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Saturday, Aug. 27, 2016

Local doctor is certified as medical director in long term care by AMDCP

Sunday, February 27, 2005

Administraton and staff of the Hunter Acres Caring Center in Sikeston recent surprised medical director Dr. Stephen Welton with a framed copy of his medical director certification.
SIKESTON - Dr. Stephen Welton was granted the title of certified medical director in long term care, according to the Board of Directors of the American Medical Directors Certification Program.

Welton, medical director at the Hunter Acres Caring Center in Sikeston, is one of 80 physicians who completed the CMD requirements and were certified at the December 2004 meeting of the AMDCP Board of Directors.

Since the program's inception in 1991, only 2,038 physicians nationwide have received the CMD designation.

The CMD program was created to enhance the profession of medical direction throughout the long term care continuum, which includes nursing facilities, hospice assisted living, home care and subacute care, and to reinforce the leadership role of the medical director in providing quality care.

The program recognizes the dual clinical and administrative roles of the medical director and requires indicators of competence in both areas. The dual nature of the necessary skills makes the position of medical director unique in medicine. The certification process is based on an experiential model that incorporates mechanisms such as fellowship programs, board certification in a medical specialty, American Medical Directors Association-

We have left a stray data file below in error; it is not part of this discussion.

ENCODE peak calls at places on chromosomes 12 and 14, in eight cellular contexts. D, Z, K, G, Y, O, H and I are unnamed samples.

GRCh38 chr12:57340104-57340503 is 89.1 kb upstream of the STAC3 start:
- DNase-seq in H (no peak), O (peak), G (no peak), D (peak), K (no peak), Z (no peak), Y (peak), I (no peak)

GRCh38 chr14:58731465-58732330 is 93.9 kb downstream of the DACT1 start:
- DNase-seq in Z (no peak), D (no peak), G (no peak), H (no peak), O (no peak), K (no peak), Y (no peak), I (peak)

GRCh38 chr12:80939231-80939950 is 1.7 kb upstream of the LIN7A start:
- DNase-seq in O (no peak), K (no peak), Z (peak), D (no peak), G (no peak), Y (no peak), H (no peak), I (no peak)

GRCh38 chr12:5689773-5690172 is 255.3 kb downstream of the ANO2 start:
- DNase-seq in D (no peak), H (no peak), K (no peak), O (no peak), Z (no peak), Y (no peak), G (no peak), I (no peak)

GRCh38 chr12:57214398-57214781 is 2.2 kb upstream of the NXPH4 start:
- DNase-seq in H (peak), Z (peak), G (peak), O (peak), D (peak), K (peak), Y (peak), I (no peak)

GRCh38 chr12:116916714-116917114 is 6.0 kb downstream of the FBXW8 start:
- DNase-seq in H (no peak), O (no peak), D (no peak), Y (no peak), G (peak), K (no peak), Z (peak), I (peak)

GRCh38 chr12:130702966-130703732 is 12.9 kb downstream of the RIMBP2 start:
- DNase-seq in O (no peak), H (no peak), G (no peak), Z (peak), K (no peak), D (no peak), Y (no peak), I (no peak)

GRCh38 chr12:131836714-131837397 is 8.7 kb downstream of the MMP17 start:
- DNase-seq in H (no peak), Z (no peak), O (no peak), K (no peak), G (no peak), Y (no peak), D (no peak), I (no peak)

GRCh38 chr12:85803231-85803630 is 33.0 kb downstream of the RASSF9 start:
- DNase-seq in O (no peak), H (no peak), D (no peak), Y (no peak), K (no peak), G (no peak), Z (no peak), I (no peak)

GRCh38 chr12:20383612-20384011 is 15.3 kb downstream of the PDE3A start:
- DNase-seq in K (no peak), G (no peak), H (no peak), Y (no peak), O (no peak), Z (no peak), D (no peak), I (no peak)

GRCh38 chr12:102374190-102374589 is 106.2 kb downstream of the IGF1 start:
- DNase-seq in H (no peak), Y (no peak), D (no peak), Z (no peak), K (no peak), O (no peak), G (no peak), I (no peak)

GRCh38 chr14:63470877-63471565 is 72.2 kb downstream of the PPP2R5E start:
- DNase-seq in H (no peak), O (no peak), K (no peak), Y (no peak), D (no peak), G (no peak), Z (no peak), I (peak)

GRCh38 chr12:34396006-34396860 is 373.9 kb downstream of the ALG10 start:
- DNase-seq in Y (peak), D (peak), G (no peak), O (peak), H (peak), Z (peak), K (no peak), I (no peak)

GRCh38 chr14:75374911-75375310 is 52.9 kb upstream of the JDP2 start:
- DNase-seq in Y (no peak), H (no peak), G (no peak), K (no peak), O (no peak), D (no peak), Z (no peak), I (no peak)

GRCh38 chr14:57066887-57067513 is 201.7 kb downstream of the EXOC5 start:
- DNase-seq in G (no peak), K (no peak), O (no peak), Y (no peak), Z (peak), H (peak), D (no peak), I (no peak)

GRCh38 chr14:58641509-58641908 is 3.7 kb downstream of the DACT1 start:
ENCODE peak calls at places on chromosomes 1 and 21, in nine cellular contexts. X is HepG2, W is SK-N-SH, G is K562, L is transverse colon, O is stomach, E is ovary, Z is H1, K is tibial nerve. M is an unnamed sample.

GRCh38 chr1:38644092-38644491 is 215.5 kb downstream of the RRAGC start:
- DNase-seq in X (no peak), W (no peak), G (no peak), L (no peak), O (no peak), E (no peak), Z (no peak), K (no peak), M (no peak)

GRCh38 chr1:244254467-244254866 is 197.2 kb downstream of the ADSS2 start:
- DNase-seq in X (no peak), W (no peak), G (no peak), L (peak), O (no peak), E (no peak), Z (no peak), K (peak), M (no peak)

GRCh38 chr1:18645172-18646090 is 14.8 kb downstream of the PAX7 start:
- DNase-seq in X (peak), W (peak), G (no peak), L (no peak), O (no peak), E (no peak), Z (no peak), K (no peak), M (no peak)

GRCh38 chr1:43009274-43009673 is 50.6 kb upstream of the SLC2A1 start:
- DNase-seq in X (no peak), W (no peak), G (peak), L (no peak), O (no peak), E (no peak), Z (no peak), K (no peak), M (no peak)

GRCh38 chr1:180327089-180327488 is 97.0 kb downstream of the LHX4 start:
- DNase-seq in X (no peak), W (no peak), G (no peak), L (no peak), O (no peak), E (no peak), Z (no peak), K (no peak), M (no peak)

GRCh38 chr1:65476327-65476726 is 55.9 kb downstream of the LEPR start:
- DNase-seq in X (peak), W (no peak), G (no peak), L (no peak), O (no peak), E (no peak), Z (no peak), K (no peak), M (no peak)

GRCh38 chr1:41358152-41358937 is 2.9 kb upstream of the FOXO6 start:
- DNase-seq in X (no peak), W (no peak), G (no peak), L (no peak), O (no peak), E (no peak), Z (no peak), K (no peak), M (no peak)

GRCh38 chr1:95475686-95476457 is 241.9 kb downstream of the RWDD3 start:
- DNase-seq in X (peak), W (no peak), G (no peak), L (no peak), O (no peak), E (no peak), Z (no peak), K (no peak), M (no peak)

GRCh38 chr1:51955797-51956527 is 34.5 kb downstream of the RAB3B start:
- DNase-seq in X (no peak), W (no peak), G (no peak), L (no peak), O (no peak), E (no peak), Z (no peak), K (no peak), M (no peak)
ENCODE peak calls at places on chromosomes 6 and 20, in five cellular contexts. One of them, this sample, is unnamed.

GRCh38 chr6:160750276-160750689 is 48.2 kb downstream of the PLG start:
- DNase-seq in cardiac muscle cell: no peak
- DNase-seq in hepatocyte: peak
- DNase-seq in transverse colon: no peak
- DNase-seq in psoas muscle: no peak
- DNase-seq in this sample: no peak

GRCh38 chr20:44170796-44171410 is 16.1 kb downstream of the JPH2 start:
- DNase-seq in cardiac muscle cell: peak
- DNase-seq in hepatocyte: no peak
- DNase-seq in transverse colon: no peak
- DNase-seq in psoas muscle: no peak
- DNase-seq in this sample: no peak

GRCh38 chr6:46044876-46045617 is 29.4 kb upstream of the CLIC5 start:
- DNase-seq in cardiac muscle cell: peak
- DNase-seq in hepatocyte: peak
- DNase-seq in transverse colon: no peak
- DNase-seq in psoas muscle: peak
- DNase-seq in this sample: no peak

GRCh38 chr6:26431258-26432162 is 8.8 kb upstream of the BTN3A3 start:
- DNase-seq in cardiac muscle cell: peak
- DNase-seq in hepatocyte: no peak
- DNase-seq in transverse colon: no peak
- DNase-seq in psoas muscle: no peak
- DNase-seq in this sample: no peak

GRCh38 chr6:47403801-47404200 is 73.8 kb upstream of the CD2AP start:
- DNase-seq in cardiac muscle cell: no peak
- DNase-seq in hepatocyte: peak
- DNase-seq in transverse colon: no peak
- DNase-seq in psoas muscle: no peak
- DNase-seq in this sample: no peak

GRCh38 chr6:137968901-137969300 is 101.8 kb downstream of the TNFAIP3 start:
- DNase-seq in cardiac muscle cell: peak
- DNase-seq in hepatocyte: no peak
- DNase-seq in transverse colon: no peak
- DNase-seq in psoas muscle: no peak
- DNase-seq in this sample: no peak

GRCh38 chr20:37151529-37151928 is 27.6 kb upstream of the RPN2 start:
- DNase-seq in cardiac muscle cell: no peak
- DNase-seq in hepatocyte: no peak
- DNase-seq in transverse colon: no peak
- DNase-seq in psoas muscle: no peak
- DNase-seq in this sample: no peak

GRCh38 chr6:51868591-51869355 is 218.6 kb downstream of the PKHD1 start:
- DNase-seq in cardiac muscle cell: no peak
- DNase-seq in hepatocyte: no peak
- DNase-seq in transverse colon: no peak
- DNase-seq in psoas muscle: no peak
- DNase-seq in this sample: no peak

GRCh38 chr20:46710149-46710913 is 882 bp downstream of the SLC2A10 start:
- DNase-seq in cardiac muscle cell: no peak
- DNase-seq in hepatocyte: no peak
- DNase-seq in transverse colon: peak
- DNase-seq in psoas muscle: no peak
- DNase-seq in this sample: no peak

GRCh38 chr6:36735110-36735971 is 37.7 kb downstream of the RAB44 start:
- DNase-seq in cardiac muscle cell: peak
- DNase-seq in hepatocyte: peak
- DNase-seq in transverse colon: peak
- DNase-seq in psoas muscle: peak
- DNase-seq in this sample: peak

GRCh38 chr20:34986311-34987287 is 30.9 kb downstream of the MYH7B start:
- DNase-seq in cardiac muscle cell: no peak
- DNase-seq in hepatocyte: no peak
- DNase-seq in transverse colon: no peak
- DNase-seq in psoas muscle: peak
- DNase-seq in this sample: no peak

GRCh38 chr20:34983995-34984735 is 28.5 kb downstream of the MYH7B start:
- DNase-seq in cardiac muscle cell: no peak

sponsored comprehensive courses in medical direction, continuing medical education programs and administrative experience to fulfill certification requirements.

Federal regulations and changes in the health care environment have established the role of the medical director as central to the delivery of quality care. The increased presence of managed care in long term care settings has emphasized credentialing and CMD certification has taken on additional importance. The CMD designation indicates professional competence to long-term-care providers, government and other quality assurance agencies, consumers, and the public.

Currently administered by the AMDCP, the program was established by the AMDA after three years of research and development to define the core skills and knowledge necessary for effective medical direction.

Response to the program has been very positive, according to the AMDA. Its members have predicted the program will increase personal satisfaction and pride and recognition of the medical director role in addition to enhancing the state of medical direction in long term care and providing a stimulus for medical directors to obtain new knowledge and maintain competence.